Working hard is something for which he's become known and an intangible that helped him get drafted.

Prior to the draft scouts praised his constant motor and his intelligent and energetic approach to the game.

His high school coach, Randy Glass, said he's not surprised by the success Nicholas has experienced. He knew the linebacker's work ethic would take him a long way.

Jim Leavitt, USF's head football coach, said Atlanta made a smart pick going with Nicholas.

"If you give this kid an opportunity, you won't get him off the field. Stephen Nicholas doesn't have any weaknesses. He makes plays, he's relentless and he perseveres. Stephen was a born leader from the start at USF and he's smart as a whip."

A born leader is exactly the kind of player the Falcons will need in the upcoming 2009 season. After losing five starters on defense and only one significant free agent signing (linebacker Mike Peterson) Nicholas is expected to compete for a starting job.

The two-time All-Big East player has the ability to make an impact at linebacker for the Falcons. He's durable, roams the field looking to make a big hit, has a mean streak, is versatile, and can cover the pass. At least that's what scouts were saying about him heading into the draft.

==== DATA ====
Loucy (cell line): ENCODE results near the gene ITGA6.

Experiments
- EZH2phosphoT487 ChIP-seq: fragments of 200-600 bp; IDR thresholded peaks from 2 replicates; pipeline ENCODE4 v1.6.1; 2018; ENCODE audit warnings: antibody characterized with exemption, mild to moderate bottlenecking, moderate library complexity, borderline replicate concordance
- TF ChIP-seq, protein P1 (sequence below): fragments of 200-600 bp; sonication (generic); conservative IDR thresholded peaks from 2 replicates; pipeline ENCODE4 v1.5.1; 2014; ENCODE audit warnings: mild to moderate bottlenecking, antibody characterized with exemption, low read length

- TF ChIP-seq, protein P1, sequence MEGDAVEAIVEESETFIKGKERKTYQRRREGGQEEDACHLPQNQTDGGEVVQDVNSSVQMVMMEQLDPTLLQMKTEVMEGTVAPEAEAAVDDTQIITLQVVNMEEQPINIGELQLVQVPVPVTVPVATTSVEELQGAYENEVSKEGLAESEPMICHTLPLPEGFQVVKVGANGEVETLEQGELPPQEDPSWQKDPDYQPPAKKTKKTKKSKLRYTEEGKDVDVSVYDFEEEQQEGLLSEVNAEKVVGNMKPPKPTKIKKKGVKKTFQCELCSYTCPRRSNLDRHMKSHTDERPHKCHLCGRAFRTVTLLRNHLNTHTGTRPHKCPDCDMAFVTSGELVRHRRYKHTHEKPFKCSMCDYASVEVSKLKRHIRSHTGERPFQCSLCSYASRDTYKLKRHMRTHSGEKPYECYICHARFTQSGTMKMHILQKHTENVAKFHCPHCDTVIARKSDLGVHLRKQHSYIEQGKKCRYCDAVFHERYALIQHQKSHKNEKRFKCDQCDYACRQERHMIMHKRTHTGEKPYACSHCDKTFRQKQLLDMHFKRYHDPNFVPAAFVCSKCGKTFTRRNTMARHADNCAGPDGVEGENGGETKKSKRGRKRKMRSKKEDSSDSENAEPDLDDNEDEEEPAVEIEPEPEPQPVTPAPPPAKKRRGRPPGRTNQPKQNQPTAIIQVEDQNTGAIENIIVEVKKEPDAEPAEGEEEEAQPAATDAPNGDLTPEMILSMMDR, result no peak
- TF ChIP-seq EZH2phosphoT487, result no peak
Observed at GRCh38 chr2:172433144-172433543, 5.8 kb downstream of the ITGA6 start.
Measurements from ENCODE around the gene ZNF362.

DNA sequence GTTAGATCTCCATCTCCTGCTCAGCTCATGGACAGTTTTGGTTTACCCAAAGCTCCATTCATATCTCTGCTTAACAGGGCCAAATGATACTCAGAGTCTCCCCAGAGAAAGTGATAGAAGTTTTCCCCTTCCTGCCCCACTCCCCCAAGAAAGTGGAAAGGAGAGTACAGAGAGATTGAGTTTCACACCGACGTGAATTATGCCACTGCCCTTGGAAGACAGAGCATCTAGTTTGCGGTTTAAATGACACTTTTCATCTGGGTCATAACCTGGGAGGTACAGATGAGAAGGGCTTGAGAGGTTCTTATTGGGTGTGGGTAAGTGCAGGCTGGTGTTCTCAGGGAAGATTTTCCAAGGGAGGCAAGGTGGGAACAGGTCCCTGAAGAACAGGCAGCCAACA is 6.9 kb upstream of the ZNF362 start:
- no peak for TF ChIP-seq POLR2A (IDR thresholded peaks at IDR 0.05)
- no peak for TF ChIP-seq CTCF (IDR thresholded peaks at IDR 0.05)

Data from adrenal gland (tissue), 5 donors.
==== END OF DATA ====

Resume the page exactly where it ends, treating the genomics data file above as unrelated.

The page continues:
He ran a 4.64 40-yard dash at USF's Pro Day (he didn't run the forty at the combine) and some scouts questioned whether he has the speed to be effective at the weak side. In typical former head coach fashion, Leavitt disagreed.

"If people think there's a faster outside linebacker, they're wrong," he said. "I timed him at a 4.49. I know he can play. He's one of the best players I've ever been around with all his intangibles--his character and work ethic."

The margin between 4.49 and 4.64 is significant, but it does imply that he has the mythical "game speed" that so many personnel men talk about. Watch Nicholas on film and you'll see it in action. Better yet, watch him in 2008 as part of the record-setting Falcons' special teams unit and you'll see it. Like so many before him, he may have earned a starting job playing in one of the least-recognized roles (by fans) in his first two years in the league.

Falcons' head coach Mike Smith likes fast, versatile, and aggressive players on his defense. Letting so many players walk in free agency this year signifies a move toward youth (and speed) and a belief that they have the players needed already on their roster or they can find them in the draft. Smith has already gone on record saying that Nicholas will be in the mix for a starting job in '09.

Nicholas, the son of a preacher, is familiar with answered prayers. He's in the NFL because of one. And now, he looks to be the answer to Falcons' fans linebacker prayers for the 2009 season.

Considered the heart and soul of the USF defense during his time in college, the Falcons hope he's got some of both left for them. If it turns out he does, the questions, and prayers, may be answered for the 2009 Atlanta Falcons.